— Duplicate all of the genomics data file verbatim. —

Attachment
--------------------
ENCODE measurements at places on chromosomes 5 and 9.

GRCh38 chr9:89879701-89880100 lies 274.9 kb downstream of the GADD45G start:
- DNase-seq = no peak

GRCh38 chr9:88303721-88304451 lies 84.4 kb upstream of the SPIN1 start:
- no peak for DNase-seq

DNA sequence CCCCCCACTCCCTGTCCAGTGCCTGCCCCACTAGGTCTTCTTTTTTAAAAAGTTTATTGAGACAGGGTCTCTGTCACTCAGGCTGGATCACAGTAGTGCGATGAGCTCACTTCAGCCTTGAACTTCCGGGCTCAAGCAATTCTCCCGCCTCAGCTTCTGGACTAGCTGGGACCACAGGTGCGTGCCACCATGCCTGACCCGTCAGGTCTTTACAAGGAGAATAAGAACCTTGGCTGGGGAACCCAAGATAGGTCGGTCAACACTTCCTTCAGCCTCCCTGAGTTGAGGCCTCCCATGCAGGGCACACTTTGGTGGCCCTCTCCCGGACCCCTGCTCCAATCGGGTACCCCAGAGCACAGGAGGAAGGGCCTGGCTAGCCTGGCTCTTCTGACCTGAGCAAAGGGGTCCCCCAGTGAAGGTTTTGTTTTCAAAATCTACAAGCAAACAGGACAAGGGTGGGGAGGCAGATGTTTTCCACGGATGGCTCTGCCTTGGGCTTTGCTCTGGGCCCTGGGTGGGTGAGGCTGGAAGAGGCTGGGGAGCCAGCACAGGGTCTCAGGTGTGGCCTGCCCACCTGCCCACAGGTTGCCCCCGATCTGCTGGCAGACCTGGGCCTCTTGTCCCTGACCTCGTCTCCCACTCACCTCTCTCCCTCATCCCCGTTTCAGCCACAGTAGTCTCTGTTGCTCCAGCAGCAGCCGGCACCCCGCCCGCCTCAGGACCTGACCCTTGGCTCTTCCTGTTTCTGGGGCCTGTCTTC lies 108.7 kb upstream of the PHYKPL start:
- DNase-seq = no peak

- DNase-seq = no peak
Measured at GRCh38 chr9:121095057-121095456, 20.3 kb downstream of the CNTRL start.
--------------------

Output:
ENCODE measurements at places on chromosomes 5 and 9.

GRCh38 chr9:89879701-89880100 lies 274.9 kb downstream of the GADD45G start:
- DNase-seq = no peak

GRCh38 chr9:88303721-88304451 lies 84.4 kb upstream of the SPIN1 start:
- no peak for DNase-seq

DNA sequence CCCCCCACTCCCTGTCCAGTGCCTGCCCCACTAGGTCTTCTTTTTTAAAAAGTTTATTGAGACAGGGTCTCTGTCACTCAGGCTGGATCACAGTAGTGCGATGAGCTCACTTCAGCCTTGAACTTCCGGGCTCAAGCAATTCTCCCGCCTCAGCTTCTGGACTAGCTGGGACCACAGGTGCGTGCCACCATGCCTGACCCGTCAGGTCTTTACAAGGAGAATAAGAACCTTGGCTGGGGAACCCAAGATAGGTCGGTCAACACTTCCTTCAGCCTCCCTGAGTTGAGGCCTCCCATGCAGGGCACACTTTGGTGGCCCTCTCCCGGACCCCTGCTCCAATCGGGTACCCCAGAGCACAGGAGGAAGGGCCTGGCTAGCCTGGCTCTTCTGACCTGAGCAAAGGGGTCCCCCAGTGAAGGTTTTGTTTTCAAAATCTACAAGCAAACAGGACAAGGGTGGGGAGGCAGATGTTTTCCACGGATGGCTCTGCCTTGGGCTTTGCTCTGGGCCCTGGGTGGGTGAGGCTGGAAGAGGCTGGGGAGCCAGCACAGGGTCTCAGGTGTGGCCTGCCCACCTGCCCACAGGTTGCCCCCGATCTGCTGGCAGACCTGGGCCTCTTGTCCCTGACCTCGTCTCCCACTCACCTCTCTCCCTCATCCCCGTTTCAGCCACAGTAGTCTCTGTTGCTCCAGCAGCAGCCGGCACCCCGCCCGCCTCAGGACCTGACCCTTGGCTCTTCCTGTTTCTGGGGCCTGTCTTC lies 108.7 kb upstream of the PHYKPL start:
- DNase-seq = no peak

- DNase-seq = no peak
Measured at GRCh38 chr9:121095057-121095456, 20.3 kb downstream of the CNTRL start.